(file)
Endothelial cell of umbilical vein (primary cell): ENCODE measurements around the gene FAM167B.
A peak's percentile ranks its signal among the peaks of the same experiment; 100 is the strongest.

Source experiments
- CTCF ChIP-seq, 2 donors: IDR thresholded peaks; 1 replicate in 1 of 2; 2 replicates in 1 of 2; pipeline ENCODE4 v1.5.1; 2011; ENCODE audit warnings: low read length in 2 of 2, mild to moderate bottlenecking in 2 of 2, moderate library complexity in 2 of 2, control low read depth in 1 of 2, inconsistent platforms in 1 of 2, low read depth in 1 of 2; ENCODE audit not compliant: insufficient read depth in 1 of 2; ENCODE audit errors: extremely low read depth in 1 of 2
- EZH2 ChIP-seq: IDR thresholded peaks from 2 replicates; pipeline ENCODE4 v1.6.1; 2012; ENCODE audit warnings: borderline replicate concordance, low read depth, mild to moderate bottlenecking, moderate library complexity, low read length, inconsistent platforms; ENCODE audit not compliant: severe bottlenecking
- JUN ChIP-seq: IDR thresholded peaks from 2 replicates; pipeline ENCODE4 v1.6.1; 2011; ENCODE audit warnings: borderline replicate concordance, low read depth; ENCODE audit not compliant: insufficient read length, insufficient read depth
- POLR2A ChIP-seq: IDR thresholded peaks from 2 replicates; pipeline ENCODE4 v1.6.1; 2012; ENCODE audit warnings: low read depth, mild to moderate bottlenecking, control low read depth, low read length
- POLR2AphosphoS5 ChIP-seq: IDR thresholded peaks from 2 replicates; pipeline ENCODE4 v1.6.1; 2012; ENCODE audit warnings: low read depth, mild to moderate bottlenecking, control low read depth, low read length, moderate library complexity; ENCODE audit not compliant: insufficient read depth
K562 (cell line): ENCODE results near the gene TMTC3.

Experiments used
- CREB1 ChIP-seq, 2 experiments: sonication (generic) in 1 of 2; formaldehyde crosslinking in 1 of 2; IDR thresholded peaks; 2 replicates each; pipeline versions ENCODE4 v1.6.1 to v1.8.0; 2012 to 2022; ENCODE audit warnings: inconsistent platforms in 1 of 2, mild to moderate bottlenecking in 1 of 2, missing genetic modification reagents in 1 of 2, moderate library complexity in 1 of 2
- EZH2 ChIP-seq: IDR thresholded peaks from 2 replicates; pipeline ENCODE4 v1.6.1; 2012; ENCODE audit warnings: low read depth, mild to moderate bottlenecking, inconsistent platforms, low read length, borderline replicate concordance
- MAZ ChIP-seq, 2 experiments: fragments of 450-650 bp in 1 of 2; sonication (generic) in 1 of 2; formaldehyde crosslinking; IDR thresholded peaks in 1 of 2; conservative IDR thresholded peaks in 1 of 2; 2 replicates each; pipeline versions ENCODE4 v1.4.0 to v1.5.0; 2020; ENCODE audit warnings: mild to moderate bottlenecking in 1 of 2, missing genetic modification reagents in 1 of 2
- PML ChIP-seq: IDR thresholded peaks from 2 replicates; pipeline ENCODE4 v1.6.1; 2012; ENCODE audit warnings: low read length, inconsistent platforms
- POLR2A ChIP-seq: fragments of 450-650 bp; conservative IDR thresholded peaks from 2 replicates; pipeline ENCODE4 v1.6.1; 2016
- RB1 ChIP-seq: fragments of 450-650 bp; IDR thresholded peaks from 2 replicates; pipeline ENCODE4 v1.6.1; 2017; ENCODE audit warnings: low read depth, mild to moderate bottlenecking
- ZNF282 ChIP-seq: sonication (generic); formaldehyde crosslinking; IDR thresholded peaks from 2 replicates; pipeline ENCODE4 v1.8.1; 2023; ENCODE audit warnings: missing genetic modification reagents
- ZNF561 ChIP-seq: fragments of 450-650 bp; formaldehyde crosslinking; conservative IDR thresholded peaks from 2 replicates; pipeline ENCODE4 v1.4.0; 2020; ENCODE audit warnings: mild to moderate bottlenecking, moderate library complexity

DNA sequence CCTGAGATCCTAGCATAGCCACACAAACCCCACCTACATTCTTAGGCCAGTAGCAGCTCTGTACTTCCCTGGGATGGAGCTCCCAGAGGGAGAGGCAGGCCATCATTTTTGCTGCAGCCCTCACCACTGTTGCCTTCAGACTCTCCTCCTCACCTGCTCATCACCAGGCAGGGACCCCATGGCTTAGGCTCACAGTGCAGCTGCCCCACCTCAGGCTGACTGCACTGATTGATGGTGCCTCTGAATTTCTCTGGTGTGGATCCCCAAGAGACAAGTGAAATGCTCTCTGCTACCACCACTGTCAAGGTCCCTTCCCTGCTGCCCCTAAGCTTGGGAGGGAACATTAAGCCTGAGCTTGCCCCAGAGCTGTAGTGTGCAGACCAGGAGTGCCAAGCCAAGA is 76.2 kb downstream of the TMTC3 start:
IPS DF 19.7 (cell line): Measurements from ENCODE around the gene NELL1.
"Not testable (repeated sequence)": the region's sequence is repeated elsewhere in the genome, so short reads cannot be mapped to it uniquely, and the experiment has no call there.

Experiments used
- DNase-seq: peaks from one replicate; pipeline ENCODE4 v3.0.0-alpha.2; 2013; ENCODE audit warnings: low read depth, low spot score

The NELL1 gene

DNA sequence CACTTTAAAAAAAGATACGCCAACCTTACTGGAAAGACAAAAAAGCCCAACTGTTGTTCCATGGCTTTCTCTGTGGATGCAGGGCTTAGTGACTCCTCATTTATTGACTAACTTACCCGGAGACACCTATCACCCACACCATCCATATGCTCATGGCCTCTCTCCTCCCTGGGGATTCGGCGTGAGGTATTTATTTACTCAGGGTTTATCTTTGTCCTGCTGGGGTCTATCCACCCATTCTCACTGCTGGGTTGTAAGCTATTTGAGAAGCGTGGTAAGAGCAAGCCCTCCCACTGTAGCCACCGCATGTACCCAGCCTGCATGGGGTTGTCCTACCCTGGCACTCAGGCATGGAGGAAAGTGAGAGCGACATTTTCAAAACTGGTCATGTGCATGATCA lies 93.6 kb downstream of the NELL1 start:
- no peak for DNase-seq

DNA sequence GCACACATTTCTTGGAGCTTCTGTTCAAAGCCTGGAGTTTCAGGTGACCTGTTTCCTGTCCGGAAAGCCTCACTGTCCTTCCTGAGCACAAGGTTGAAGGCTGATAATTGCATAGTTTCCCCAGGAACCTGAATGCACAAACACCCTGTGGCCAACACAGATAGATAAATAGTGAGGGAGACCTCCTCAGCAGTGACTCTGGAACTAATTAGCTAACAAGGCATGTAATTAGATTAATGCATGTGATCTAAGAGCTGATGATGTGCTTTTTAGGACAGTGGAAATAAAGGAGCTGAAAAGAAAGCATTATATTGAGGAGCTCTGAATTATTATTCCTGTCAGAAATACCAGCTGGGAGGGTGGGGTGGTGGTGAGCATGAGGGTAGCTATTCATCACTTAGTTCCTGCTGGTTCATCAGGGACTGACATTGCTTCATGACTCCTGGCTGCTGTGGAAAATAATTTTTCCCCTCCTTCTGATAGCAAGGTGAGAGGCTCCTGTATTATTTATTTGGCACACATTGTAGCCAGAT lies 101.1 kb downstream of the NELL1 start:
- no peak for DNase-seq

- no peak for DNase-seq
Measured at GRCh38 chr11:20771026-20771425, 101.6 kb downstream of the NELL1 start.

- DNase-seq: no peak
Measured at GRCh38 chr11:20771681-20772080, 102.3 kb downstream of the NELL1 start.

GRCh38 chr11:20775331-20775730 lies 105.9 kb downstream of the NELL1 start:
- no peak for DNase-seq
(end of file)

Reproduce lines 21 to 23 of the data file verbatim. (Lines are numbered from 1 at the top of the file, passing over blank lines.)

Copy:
"Not testable (repeated sequence)": the region's sequence is repeated elsewhere in the genome, so short reads cannot be mapped to it uniquely, and the experiment has no call there.

Experiments used
- DNase-seq: peaks from one replicate; pipeline ENCODE4 v3.0.0-alpha.2; 2013; ENCODE audit warnings: low read depth, low spot score